The Fiqh Council of North America, made up of Islamic scholars, has advised Muslims to receive the Pfizer or Moderna vaccines and to debunk “baseless rumors and myths” about them.

While all of the aforementioned statements by major religious leaders specifically state the COVID vaccine, the religions encourage all types of vaccinations including the yearly flu vaccine as well as other normal childhood vaccines. 

Deadlines Looming

As the deadline to become vaccinated against COVID-19 nears, there has been a rush of healthcare workers applying for religious exemptions. Some healthcare systems are providing religious exemptions to vaccines while others are not. Remember, it is entirely up to the healthcare system and varies from state to state. 

Bristol Health, a health system with only 1,800 employees, approved 46 applications for COVID vaccine exemptions this year, 39 of which were granted on religious grounds.

In other states, such as Rhode Island, healthcare institutions have denied vaccine exemptions and workers have filed suits in state court. Legacy Health in Oregon has denied hundreds of religious exemptions for the coronavirus vaccine as well as the flu vaccine. 

Regardless of religion, the COVID vaccine, as well as the flu vaccination, are all recommended and highly encouraged. Religious exemptions are not guaranteed and individuals should not assume they will be granted one. The best course of action is to become fully vaccinated against not only the coronavirus but also the flu. 

Source: nurse.org

Monday, 11 October 2021

A career in nursing is a suitable option for an individual who has good organization and communication skills and enjoys caring for people. To practice as a nurse, there are various education and certification requirements that must be met. These are covered in more detail below, in addition to expectations of workplace roles and environment.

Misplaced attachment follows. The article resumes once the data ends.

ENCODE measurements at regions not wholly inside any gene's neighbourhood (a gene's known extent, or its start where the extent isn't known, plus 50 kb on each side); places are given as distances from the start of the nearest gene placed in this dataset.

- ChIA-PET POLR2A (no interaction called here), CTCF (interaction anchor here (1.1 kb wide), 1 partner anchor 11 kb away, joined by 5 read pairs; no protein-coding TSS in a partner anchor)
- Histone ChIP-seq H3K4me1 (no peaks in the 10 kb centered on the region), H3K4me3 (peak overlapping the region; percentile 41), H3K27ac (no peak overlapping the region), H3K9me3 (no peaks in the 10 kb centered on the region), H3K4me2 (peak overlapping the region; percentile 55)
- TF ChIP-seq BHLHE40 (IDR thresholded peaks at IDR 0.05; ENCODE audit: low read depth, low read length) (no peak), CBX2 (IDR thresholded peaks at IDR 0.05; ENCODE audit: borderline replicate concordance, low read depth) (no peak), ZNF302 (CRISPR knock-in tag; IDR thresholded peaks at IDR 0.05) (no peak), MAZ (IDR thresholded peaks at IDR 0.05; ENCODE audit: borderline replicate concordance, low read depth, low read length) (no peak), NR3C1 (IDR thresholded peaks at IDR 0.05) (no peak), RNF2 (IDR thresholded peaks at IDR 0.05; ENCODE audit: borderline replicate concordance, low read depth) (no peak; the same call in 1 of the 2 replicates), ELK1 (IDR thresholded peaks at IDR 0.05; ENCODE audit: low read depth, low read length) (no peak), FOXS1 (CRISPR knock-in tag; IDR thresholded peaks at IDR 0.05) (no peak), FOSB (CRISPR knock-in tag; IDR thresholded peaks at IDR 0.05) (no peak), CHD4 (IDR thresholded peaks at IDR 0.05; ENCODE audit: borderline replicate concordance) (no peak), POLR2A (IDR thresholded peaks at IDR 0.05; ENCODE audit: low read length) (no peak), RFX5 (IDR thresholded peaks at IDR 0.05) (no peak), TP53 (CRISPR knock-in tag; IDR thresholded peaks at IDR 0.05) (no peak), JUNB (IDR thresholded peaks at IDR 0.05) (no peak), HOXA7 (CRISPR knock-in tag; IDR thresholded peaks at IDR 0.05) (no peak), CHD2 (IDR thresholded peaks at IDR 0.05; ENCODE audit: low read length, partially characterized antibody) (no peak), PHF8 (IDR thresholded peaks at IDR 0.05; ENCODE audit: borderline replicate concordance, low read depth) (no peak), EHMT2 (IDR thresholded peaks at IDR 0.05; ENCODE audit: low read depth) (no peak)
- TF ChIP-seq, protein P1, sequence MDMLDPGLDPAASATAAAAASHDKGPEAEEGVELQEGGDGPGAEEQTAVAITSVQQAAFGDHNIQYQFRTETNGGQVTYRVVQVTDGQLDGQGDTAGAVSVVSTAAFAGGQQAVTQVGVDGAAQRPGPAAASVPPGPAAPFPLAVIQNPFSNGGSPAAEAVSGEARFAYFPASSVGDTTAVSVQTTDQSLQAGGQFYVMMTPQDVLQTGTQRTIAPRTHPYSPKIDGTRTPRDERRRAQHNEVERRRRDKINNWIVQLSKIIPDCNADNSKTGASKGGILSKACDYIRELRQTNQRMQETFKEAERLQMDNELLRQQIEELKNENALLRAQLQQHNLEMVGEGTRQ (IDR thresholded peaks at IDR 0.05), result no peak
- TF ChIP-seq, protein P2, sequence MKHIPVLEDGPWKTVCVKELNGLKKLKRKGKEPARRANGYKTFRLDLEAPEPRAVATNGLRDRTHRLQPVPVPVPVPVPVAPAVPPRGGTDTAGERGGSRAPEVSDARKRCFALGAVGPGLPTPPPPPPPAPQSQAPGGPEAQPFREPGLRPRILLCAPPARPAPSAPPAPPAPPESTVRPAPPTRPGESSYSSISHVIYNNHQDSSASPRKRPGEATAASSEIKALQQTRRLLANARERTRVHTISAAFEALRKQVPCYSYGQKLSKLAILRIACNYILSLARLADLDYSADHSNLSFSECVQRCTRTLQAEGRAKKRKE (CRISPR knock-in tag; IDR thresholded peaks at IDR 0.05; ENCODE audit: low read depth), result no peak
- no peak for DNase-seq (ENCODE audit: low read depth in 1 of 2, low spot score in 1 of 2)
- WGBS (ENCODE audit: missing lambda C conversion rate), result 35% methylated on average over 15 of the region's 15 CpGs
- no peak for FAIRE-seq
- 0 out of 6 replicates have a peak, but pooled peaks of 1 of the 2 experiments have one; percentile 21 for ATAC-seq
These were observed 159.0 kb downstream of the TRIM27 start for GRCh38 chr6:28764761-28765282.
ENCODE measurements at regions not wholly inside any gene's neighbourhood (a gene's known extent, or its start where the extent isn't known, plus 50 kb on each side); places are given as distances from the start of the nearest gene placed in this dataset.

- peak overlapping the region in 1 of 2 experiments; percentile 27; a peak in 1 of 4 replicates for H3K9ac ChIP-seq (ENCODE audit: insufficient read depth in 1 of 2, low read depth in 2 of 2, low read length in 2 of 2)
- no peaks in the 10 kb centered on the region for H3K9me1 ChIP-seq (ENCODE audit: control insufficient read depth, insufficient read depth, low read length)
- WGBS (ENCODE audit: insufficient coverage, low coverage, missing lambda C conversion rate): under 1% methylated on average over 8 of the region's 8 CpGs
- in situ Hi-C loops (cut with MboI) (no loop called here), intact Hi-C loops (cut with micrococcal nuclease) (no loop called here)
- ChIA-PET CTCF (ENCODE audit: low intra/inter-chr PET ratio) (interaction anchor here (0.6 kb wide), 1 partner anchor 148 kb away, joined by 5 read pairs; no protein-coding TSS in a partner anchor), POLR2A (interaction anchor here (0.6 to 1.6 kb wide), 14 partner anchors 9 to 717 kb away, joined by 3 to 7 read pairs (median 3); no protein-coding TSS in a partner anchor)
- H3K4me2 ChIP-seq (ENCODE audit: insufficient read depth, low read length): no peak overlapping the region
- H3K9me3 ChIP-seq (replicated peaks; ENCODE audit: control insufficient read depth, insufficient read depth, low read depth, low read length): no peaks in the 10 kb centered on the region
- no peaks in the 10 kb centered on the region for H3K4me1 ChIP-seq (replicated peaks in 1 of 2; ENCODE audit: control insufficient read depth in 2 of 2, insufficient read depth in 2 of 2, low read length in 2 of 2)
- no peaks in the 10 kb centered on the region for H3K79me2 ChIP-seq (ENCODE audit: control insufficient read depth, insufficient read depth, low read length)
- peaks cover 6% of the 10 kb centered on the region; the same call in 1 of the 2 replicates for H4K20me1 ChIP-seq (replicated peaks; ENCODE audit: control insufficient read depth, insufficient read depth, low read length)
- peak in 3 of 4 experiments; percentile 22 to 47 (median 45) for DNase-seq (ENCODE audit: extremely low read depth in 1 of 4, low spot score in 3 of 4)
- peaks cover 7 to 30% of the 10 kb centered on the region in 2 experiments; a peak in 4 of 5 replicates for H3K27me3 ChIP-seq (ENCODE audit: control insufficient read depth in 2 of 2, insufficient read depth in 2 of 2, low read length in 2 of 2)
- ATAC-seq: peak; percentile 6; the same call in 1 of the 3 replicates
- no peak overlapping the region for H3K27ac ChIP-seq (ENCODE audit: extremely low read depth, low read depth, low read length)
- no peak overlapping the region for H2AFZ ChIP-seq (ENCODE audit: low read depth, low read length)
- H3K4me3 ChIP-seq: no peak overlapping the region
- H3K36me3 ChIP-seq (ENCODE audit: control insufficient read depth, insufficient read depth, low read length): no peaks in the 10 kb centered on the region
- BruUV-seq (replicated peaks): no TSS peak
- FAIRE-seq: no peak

Nursing Career, Nursing Skill, Nursing Professionals, Nursing Responsibilities, Nursing Certification
Image Copyright: Lighthunter / Shutterstock

Training and Education


There are various types of nurses that require different levels of education to practice and have a different role in the healthcare team. Types of nurses include:

◉ Nursing Assistant (CNA): High school diploma and state certification exam are required to practice.

◉ Licensed Practical Nurse (LPN): State certification program and state certification exam are required to practice.

◉ Registered Nurse (RN): Associate Degree in Nursing, NCLEX exam, and RN license is required to practice.

◉ Nurse Practitioner (NP): Master of Science in Nursing, RN license, and NP credentialing exam is required to practice.

◉ Nurse Midwife (CNM): Master of Science in Nursing, RN license, and CNM credentialing exam is required to practice.

◉ Nurse Anesthetist (CRNA): Master of Science in Nursing, RN license and CRNA credentialing exam is required to practice.

◉ Nursing Instructor: Master of Science or Doctorate of Nursing Practice and CNE credential is required to teach.

Additionally, a registered nurse may go on to do further study to allow them to practice in a specialized field. Possible specializations include:

◉ Addiction nurse: Cares for patients who are overcoming addiction to alcohol, drugs, or other substances.

◉ Cardiovascular nurse: Cares for patients with heart disease or recent heart surgery.

◉ Critical care nurse: Cares for patients with serious or acute illnesses in intensive-care units in hospital.